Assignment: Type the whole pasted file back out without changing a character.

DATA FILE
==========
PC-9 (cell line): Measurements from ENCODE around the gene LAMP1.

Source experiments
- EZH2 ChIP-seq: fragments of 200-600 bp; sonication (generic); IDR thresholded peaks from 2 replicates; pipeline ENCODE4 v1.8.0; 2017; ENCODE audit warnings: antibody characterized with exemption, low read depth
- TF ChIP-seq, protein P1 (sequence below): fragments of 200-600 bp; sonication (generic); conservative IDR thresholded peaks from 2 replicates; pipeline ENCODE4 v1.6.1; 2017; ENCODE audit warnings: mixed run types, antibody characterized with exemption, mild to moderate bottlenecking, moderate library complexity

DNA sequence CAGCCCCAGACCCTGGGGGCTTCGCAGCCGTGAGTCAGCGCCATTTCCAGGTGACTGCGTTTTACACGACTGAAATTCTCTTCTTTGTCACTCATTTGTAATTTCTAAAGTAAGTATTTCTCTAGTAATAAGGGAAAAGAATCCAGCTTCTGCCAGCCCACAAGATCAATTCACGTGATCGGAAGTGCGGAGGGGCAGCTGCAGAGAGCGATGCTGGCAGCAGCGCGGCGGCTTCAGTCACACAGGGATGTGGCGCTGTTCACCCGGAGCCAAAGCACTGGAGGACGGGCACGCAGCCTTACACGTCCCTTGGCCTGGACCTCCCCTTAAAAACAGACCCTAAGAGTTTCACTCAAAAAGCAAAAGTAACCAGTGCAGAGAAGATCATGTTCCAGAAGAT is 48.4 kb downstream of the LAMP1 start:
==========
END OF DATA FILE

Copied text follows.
PC-9 (cell line): Measurements from ENCODE around the gene LAMP1.

Source experiments
- EZH2 ChIP-seq: fragments of 200-600 bp; sonication (generic); IDR thresholded peaks from 2 replicates; pipeline ENCODE4 v1.8.0; 2017; ENCODE audit warnings: antibody characterized with exemption, low read depth
- TF ChIP-seq, protein P1 (sequence below): fragments of 200-600 bp; sonication (generic); conservative IDR thresholded peaks from 2 replicates; pipeline ENCODE4 v1.6.1; 2017; ENCODE audit warnings: mixed run types, antibody characterized with exemption, mild to moderate bottlenecking, moderate library complexity

DNA sequence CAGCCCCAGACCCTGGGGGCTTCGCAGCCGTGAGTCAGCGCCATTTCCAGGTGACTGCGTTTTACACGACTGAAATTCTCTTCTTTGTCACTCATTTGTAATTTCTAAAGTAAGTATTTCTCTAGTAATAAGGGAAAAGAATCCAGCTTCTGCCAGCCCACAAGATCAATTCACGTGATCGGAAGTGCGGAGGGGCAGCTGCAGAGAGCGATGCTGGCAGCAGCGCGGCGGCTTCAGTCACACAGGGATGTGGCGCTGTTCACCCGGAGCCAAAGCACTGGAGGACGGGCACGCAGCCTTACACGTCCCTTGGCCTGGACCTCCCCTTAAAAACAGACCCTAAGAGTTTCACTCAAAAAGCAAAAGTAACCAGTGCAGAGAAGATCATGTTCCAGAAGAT is 48.4 kb downstream of the LAMP1 start: